A motion was made on January 24, 1952, to postpone the trial in this cause which was scheduled to commence on February 11, 1952. The ground of the motion was that the Subcommittee on the Administration of the Internal Revenue Laws of the Ways and Means Committee of the House of Representatives of the United States, popularly known as the King Subcommittee, was scheduled to commence hearings on February 4, 1952, on the operations of the San Francisco offices of the Internal Revenue Bureau. Because two of the defendants were officers of the Bureau and because the King Subcommittee intended to investigate, according to newspaper reports, the Mountain City Consolidated Copper Company of Nevada, a concern which allegedly was controlled by Bureau officials who sold its worthless stock at high prices to persons for whom they had done favors, appellant Schino sought the continuance, in which motion appellant Hartmann joined. This continuance was denied.
Appellants assert that the denial of the continuance was highly prejudicial error. They refer not only to the facts above asserted, but also seek to have the court take judicial notice of widespread newspaper and radio coverage relating to the local Bureau "scandals," not contained in the record. Principal reliance is placed upon the case of Delaney v. United States, 1 Cir., 199 F.2d 107. In that case, it was held prejudicial error for the court to proceed to trial where prior thereto the King Subcommittee had heard evidence relating to Delaney's affairs which ranged far beyond the scope of the indictment and was highly damaging. These hearings resulted in widespread national publicity adverse to Delaney which extended up to and beyond the time of trial. The court found in detail the mass of newspaper comment and held that by the release prior to trial of such adverse publicity by a branch of the United States (albeit not the prosecuting branch), the United States, as the party plaintiff, "must accept the consequence that the judicial department, charged with the duty of assuring the defendant a fair trial before an impartial jury, may find it necessary to postpone the trial until by lapse of time the danger of the prejudice may reasonably be thought to have been substantially removed." 199 F.2d at page 114.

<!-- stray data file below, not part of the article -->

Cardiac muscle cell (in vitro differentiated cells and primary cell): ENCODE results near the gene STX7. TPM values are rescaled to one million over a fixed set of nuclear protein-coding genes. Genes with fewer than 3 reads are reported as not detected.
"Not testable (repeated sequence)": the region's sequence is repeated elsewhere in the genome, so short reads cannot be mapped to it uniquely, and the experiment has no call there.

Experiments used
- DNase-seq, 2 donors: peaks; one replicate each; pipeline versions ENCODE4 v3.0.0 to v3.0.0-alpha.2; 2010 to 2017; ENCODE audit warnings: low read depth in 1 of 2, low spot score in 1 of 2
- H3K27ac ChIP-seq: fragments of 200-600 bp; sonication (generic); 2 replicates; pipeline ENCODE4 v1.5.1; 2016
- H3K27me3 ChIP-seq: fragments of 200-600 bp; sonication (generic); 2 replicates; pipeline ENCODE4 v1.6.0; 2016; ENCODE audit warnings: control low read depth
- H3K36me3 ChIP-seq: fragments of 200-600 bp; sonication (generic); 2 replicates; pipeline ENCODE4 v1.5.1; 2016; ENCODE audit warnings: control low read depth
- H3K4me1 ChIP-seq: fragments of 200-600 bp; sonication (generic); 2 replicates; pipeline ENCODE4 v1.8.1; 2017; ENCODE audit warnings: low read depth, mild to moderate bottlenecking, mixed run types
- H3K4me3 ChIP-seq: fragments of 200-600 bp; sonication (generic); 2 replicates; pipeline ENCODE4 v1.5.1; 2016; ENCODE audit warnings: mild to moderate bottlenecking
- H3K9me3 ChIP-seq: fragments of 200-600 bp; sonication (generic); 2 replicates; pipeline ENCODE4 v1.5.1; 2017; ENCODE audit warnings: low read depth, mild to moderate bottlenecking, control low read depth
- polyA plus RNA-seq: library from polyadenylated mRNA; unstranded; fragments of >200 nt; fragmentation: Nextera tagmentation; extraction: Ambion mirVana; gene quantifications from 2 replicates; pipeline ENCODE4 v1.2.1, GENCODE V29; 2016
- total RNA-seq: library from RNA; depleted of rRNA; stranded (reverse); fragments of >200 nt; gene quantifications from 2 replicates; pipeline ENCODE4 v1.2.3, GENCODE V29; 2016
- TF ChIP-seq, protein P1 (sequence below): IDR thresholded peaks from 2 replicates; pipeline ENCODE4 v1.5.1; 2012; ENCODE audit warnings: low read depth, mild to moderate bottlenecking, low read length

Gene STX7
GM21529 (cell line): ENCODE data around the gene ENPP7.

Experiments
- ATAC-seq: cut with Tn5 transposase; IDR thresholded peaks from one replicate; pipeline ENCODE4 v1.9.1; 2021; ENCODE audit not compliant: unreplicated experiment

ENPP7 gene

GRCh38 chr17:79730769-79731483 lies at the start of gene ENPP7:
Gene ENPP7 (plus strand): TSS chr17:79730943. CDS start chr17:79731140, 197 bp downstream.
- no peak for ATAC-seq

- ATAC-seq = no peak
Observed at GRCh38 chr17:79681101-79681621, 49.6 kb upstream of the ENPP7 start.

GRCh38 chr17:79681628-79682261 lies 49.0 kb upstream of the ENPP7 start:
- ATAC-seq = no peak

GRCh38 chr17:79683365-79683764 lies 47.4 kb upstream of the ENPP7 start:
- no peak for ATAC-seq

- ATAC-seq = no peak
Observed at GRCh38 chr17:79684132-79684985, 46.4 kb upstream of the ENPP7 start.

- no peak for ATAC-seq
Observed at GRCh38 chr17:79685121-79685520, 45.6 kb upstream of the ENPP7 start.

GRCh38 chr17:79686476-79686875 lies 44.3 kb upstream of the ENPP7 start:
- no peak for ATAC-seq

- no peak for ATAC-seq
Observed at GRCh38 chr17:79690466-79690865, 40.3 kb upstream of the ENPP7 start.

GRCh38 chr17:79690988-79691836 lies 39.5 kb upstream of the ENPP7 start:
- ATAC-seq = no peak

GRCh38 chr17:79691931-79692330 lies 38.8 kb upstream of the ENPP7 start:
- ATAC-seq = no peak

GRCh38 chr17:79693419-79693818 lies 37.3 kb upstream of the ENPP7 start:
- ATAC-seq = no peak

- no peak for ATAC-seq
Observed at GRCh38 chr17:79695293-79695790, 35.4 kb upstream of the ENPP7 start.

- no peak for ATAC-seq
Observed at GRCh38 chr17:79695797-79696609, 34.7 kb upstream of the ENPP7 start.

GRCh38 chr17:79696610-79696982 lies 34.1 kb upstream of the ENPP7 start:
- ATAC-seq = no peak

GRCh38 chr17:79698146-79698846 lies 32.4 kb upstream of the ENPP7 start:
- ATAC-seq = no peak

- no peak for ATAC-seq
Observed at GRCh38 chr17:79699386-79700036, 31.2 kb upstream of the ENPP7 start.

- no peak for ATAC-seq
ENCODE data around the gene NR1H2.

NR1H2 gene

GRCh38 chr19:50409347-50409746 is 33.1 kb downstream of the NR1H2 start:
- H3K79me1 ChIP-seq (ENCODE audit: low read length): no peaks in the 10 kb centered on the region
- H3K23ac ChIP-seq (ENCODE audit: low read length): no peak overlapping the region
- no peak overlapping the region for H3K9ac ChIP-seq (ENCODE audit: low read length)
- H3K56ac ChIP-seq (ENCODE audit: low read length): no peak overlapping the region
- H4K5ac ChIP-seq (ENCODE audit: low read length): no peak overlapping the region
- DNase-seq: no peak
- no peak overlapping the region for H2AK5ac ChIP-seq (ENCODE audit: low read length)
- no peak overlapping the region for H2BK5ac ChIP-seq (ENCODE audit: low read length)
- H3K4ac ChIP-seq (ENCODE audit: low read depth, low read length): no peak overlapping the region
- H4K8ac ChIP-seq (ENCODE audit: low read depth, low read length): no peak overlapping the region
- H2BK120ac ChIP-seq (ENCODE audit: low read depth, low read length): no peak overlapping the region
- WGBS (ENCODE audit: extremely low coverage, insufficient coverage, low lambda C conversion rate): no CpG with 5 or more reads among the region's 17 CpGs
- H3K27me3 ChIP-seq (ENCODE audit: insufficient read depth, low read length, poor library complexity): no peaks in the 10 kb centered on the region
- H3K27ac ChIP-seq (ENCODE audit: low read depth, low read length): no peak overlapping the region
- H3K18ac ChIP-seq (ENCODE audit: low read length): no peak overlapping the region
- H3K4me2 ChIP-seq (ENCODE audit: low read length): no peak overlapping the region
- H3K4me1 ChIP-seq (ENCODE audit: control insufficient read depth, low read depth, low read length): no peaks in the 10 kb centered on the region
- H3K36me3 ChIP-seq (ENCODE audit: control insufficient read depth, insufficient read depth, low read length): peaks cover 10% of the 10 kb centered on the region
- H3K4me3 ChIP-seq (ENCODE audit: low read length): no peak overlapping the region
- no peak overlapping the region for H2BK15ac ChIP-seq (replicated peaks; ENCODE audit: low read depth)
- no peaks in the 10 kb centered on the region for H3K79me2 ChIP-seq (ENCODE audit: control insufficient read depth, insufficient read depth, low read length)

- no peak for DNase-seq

In their argument here, attempting to show prejudice or the lack thereof, all parties have alleged facts concerning alleged newspaper comment outside the record. Both appellants cited the denial of the continuance of the date of trial as a ground for a new trial, but the argument on the motion was not reported and the district judge did not refer to this contention in his ruling on the motion. Appellants contend that the state of the record is such that the affidavit of Schino's counsel, joined in by Hartmann, being untraversed, must be accepted as true. The only report of a newspaper comment shown by the record is an excerpt from an article appearing in the San Francisco Examiner of January 5, 1952, of which no complaint was made in appellants' briefs. Instead, the briefs refer to several newspaper articles not put in evidence, of which we cannot take notice.
In this state of the record, the comment of Chief Judge Swan, writing for the court, in United States v. Moran, 2 Cir., 194 F.2d 623, at page 625, is apropos. "Neither the Committee's report nor the newspapers' comments on it are in the record, so that we cannot judge whether they supplied any basis for counsel's apprehension." Compare Delaney v. United States, supra, where the motion for a continuance was based upon an "affidavit with accompanying exhibits" showing in detail the adverse newspaper comment. 199 F.2d at pages 111, 112.
(D) Prosecutor's Argument to Jury: